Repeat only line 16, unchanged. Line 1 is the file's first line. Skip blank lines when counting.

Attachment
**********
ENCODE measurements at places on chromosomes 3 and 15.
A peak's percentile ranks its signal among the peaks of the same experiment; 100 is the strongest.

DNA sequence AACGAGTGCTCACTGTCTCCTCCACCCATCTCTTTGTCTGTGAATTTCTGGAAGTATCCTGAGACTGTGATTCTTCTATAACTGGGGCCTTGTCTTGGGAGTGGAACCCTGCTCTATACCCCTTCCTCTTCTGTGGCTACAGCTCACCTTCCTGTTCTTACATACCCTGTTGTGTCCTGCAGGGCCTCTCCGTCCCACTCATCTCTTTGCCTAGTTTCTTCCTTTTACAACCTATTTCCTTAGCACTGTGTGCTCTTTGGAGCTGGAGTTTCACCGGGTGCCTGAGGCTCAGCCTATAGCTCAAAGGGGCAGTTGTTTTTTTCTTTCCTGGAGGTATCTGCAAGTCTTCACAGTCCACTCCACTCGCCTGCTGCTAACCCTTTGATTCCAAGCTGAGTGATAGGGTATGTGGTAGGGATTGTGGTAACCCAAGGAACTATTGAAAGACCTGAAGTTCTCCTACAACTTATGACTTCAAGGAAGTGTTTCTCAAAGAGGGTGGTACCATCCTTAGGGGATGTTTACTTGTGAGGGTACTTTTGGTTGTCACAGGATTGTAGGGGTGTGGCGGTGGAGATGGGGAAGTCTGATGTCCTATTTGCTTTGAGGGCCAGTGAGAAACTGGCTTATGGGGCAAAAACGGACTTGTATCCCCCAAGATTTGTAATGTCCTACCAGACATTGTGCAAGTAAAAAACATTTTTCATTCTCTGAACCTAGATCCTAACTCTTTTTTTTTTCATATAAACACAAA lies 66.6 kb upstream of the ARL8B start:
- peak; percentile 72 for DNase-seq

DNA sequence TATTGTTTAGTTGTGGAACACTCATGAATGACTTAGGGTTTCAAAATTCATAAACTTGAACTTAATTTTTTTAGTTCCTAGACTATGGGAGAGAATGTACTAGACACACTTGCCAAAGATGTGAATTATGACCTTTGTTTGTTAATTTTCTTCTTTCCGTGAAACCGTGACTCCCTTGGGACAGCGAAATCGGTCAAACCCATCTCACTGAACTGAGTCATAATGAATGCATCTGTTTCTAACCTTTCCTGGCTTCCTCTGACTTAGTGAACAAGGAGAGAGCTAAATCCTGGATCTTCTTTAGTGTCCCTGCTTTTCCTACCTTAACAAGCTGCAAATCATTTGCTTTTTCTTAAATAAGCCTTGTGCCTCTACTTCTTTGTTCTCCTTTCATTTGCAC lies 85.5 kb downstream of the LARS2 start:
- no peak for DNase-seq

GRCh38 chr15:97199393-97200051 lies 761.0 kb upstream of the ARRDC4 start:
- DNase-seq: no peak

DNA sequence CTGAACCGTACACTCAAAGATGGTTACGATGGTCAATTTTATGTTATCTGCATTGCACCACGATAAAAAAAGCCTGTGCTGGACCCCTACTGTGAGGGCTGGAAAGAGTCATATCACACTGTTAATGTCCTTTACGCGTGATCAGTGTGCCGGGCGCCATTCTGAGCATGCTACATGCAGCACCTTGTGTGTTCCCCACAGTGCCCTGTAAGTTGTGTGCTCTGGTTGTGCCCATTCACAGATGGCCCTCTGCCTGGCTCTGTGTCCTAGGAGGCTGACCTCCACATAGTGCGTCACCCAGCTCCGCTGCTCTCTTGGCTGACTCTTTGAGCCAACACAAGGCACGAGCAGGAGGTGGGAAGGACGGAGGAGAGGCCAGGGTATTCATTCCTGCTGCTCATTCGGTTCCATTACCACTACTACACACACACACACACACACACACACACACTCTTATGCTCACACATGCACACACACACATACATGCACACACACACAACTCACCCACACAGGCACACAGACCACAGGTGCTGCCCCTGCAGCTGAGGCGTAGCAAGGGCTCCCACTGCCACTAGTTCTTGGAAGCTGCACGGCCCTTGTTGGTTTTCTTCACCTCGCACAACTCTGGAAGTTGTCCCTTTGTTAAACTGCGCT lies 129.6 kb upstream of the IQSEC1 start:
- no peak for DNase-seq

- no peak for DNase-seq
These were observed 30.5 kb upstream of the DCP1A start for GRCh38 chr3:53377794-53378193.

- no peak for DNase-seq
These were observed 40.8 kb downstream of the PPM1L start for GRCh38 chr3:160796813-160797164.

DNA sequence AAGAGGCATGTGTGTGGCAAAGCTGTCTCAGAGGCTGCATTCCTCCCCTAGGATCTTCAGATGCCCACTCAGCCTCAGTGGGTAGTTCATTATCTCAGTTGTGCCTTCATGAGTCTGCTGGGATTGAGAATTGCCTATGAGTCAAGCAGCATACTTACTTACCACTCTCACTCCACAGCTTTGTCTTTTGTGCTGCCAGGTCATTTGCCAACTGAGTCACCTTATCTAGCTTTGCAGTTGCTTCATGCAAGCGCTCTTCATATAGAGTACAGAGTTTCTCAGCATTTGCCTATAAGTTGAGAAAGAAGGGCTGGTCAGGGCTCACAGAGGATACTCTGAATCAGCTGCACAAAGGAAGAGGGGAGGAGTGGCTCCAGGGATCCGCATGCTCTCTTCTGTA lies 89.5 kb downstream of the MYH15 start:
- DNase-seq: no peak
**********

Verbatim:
- DNase-seq: no peak